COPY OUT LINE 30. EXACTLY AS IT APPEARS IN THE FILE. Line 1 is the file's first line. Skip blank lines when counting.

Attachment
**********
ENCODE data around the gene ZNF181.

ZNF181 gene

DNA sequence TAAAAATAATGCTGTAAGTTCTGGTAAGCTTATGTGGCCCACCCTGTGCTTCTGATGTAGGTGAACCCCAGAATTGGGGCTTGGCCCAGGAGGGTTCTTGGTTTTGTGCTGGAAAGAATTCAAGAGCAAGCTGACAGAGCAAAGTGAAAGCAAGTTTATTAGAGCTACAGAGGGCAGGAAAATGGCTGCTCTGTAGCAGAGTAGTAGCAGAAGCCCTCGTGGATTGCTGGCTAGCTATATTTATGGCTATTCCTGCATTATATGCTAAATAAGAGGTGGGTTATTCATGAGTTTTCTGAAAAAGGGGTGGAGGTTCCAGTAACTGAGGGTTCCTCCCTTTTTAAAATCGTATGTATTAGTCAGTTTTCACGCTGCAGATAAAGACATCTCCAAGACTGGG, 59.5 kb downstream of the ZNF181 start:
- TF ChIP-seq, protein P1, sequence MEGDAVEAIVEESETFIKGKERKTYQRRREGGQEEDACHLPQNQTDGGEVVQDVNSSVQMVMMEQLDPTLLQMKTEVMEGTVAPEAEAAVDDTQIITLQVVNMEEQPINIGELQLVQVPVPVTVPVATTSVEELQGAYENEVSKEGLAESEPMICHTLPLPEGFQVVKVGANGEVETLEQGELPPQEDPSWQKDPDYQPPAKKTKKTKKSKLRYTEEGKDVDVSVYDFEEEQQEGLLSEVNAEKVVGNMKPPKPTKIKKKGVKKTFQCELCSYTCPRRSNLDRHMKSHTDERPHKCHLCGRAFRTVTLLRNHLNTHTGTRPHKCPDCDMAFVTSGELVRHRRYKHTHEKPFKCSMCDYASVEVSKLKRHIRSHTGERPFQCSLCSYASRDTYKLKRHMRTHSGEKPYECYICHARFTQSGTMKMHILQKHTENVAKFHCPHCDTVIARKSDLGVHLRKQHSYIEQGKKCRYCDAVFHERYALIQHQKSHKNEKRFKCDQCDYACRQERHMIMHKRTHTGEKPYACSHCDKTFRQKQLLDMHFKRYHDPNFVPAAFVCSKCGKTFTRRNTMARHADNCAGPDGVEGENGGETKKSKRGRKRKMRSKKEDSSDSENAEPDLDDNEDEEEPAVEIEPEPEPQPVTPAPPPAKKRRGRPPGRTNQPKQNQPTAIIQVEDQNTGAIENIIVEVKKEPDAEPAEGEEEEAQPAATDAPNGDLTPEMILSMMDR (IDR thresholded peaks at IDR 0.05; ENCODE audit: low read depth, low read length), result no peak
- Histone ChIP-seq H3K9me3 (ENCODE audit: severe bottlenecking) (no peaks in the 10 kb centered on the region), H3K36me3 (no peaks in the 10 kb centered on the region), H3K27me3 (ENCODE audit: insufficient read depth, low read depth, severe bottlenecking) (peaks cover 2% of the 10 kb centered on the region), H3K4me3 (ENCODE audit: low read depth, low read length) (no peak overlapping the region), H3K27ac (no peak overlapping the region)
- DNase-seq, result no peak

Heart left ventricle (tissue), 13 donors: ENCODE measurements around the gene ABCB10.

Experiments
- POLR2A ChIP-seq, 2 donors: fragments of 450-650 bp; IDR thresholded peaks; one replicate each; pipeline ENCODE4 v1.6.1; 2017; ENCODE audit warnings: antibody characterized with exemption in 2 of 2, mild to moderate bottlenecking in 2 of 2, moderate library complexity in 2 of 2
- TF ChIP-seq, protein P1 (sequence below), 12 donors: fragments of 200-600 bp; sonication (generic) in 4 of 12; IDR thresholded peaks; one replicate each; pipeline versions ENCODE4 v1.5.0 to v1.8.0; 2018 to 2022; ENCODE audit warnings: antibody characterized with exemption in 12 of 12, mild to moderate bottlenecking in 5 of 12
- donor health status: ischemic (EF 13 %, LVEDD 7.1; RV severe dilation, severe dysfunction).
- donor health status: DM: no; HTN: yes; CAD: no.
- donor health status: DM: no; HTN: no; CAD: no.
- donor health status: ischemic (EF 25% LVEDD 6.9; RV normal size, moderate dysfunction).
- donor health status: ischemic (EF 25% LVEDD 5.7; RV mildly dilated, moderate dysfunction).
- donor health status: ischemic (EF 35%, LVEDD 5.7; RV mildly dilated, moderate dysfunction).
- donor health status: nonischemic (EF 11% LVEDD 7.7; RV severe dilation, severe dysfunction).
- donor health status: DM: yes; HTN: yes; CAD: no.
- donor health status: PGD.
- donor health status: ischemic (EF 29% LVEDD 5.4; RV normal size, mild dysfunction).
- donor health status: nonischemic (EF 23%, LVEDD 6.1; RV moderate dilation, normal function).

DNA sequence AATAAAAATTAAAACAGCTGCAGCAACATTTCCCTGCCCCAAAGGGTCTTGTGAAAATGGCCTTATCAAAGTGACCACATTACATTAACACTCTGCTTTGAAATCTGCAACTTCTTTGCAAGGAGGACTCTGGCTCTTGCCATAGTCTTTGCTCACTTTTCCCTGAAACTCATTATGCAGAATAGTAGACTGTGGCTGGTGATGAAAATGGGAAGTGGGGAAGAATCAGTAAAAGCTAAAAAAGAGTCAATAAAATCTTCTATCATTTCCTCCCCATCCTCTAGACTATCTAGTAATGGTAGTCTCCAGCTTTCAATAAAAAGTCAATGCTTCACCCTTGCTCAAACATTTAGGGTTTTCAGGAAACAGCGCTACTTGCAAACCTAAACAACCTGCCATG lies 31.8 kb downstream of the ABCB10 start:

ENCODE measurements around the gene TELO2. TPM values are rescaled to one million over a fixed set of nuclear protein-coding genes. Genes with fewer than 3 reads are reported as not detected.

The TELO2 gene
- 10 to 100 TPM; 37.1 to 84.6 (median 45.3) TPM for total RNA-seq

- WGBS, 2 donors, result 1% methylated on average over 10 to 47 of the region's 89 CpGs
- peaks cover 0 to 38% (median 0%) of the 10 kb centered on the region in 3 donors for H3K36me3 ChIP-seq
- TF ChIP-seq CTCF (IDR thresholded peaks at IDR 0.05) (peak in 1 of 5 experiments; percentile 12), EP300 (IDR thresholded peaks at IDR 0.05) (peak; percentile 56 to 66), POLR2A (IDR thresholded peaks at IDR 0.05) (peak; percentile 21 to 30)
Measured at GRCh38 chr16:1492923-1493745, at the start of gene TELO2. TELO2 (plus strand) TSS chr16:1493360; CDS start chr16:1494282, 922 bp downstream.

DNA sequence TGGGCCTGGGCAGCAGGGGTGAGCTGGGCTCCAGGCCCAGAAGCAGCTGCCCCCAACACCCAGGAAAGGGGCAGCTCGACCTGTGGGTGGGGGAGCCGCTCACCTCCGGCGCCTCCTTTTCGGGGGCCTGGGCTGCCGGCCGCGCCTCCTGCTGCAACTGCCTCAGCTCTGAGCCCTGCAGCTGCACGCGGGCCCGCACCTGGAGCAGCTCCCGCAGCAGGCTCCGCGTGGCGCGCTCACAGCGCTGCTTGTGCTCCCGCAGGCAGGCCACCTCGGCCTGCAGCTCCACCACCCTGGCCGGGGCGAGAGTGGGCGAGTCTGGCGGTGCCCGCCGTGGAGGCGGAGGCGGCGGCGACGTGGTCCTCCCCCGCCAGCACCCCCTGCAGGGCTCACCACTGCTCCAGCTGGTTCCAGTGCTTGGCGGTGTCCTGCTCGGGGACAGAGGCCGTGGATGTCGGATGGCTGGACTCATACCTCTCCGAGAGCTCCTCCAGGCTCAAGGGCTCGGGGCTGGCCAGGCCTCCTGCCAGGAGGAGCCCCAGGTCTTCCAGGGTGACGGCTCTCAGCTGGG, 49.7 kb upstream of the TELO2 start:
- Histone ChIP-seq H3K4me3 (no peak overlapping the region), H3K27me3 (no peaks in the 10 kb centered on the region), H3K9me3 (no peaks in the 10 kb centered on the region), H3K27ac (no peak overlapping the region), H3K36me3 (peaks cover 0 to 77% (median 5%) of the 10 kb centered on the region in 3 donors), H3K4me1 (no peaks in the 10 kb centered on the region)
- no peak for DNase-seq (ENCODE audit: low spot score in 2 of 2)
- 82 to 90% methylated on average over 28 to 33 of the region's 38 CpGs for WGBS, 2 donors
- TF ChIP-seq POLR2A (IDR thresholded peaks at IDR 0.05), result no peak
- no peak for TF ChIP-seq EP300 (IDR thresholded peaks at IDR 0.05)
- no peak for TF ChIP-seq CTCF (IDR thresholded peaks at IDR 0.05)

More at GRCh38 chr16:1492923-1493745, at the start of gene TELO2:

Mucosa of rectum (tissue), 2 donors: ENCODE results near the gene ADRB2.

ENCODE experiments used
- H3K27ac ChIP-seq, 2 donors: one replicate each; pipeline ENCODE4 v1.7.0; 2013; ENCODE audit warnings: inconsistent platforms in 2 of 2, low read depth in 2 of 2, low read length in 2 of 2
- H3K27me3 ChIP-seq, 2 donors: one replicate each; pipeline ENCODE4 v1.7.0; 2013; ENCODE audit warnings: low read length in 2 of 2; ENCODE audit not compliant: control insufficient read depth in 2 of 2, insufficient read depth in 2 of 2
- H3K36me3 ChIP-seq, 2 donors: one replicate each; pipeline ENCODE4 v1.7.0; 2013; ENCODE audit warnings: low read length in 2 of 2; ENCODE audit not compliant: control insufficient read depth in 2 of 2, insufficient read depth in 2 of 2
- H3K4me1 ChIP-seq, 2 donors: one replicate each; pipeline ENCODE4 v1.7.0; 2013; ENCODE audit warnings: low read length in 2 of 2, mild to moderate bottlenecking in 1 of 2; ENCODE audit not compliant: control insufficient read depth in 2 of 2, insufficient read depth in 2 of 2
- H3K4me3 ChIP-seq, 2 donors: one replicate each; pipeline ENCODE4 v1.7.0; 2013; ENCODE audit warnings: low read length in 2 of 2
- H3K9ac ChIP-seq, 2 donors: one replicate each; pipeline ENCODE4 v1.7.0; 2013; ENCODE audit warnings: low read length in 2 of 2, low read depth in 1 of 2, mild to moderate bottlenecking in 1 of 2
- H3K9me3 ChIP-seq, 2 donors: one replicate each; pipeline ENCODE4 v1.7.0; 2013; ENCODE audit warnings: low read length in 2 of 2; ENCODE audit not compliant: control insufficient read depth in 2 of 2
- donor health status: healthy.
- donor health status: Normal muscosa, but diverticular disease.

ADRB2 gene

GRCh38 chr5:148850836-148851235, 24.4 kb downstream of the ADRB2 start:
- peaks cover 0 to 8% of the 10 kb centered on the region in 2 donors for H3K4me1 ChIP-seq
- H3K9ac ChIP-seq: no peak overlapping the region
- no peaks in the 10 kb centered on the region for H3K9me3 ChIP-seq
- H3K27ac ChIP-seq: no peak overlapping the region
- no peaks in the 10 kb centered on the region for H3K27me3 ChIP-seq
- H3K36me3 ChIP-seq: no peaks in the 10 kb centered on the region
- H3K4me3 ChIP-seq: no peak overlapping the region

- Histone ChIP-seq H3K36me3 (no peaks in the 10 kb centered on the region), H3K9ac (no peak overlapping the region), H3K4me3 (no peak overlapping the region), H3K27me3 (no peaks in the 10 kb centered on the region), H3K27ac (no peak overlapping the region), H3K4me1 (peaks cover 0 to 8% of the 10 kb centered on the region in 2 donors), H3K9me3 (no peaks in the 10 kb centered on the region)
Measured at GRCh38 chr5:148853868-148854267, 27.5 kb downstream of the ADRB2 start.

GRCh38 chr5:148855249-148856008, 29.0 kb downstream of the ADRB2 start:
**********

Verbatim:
DNA sequence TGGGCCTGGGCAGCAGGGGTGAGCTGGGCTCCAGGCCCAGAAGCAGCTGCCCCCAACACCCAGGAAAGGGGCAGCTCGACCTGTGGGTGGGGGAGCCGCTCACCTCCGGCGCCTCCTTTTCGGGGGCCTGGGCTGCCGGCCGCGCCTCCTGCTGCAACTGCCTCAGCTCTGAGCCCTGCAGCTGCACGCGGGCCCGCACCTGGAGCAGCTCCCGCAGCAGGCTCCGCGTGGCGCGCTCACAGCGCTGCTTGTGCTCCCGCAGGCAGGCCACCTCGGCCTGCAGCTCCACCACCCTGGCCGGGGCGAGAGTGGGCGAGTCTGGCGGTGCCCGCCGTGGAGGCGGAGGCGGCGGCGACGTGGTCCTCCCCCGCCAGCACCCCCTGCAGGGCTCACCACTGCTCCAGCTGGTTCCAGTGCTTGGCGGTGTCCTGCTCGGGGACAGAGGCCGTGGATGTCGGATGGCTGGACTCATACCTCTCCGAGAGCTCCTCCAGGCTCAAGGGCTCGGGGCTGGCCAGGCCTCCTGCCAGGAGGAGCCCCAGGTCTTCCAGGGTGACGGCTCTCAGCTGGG, 49.7 kb upstream of the TELO2 start: